Two-Dimensional Radial Treatment of Wells Within a Three-Dimensional Reservoir Model
- Ivan Mrosovsky (BP Alaska Inc.) | R.L. Ridings (Ryder Scott Co.)
- Document ID
- Society of Petroleum Engineers
- Society of Petroleum Engineers Journal
- Publication Date
- April 1974
- Document Type
- Journal Paper
- 127 - 138
- 1974. Society of Petroleum Engineers
- 2.2.2 Perforating, 5.5 Reservoir Simulation, 5.2.1 Phase Behavior and PVT Measurements, 4.1.5 Processing Equipment, 4.1.2 Separation and Treating
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A reservoir simulator is described in which two-dimensional cylindrical models are used for individual wells within the framework of a three-dimensional, rectangular-grid, reservoir model. This approach to simulation should give more realistic results than those incorporating simpler well production routines. Application should be production routines. Application should be particularly pertinent to cases in which gas and particularly pertinent to cases in which gas and water coning are important. Computation cost is increased by this sophisticated treatment of wells, but total running costs are nevertheless low enough that judicious use of the model is warranted.
Changes in pressure and fluid saturations occurring in a reservoir on production may be described by certain well known differential equations. These equations can be solved by finite-difference techniques. To this end a reservoir may be divided, more or less regularly, into a number of blocks. We consider here a three-dimensional model. A rectangular grid is superimposed on the reservoir, which is further divided vertically into several layers. This kind of subdivision is generally adequate for treating most of a reservoir. However, difficulty arises in the neighborhood of a well. Fluid saturations and pressures typically exhibit steep gradients in the neighborhood of a producing well. Moreover, these properties have values near the well that are markedly different from those prevailing over most of the well's drainage area. To prevailing over most of the well's drainage area. To model this situation using finite-difference methods, a fine grid would be necessary in the vicinity of the well. To extend such a fine grid throughout a reservoir, with many wells, would result in an impracticably large number of blocks. Instead, it is customary to simplify and approximate the calculation of well performance. A common recourse is to use a radial flow formula such as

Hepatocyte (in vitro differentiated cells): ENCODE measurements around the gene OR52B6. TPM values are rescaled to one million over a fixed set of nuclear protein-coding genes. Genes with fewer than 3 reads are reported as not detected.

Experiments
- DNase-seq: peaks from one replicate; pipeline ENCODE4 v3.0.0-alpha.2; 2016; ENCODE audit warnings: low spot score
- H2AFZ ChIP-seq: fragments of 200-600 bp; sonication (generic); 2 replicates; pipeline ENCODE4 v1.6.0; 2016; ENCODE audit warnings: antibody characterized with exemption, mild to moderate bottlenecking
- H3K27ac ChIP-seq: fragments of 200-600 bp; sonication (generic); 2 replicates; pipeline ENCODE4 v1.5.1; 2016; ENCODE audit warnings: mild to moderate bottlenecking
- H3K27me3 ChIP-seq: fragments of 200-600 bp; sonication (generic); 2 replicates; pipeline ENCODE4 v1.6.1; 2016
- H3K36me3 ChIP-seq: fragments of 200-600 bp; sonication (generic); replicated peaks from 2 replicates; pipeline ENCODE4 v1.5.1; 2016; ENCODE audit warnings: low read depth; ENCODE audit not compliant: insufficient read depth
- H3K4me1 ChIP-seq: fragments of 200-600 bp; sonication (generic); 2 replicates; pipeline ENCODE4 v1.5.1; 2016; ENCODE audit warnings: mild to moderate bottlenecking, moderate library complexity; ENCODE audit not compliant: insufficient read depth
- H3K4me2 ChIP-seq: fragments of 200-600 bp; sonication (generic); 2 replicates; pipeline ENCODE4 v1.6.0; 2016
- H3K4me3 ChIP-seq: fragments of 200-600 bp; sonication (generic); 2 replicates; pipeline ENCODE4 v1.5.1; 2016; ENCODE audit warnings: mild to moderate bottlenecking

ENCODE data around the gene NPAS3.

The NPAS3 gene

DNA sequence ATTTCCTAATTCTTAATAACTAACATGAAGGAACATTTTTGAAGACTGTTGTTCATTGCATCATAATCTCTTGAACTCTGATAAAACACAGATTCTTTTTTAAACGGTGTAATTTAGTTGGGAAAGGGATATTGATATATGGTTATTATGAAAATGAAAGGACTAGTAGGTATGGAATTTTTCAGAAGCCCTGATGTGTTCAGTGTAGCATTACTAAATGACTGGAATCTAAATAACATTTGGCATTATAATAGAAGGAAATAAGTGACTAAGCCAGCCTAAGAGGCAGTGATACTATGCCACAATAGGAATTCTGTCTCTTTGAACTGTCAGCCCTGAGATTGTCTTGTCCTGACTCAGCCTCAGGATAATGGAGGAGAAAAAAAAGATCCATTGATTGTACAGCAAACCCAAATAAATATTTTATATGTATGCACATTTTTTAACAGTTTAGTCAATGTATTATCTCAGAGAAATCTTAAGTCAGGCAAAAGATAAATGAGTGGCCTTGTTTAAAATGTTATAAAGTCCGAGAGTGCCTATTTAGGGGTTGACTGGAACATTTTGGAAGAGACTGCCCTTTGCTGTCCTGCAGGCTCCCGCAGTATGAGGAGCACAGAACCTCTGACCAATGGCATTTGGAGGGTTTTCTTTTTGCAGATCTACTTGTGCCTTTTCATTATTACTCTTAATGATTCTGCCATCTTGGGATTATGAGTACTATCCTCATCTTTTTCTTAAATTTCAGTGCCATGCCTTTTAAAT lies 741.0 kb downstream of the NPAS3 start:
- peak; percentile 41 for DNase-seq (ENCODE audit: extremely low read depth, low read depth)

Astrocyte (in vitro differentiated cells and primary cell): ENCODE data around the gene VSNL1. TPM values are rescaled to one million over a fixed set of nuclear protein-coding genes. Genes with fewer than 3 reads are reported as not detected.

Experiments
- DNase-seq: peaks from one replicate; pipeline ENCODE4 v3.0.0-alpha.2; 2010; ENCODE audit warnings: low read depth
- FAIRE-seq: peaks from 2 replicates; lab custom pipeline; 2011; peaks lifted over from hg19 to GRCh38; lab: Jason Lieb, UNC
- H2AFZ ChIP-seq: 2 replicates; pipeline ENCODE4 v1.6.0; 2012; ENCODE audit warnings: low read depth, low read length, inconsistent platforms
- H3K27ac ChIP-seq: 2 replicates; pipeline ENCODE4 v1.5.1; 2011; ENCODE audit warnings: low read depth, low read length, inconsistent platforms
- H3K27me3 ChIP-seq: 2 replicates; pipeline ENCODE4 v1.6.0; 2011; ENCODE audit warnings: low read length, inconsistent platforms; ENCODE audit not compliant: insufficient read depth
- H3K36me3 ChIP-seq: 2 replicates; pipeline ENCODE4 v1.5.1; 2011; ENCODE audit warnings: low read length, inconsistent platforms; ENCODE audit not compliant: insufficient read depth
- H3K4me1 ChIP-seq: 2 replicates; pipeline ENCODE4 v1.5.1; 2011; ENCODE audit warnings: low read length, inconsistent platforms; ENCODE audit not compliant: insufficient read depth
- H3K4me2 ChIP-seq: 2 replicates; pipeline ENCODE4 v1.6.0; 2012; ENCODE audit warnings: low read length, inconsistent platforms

Here the external radius, re, is set so that the area of a circle of this radius should equal the area of the block in which the well is situated. Obviously, this formula takes no account of the radial variation of fluid saturations. In this paper a different approach to the calculation of well performance is described. Each well in the three-dimensional (3D) reservoir model is also assigned a two-dimensional (2D) radial model covering its immediate vicinity. These radial models are solved simultaneously with the 3D reservoir model. Thus, precision is concentrated where it is most needed - near the wells; yet the 3D reservoir model is not blown up unduly. The equations and method of solution for the 3D model are briefly sketched in the Appendix. The 2D radial models are basically the same as that described by Letkeman and Ridings. We now discuss some details of the radial well models. In particular we shall be concerned with the interface particular we shall be concerned with the interface between the 2D radial well models and the 3D reservoir model.
RADIAL WELL MODEL
To make the discussion simpler and more concrete we take, as an example, a reservoir model we have run. This 3D reservoir model had 15 layers. Consider a well situated in one vertical column of 15 blocks. The 2D radial model for this well also has 15 layers. Each layer in the 2D model is further split radially into six concentric blocks. The relationship between the two models is depicted in Fig. 1. The total pore volume in any layer of the 2D model must equal the pore volume of the corresponding block in the same pore volume of the corresponding block in the same layer of the 3D model; that is, the block through which the well passes. Consider now the calculation of one time step, say 30 days, for the 3D reservoir model. To make this calculation, we require a well production rate. Actually we need three rates: one each for oil, water, and gas. These rates are obtained by solving the 2D model over the same 30-day period.
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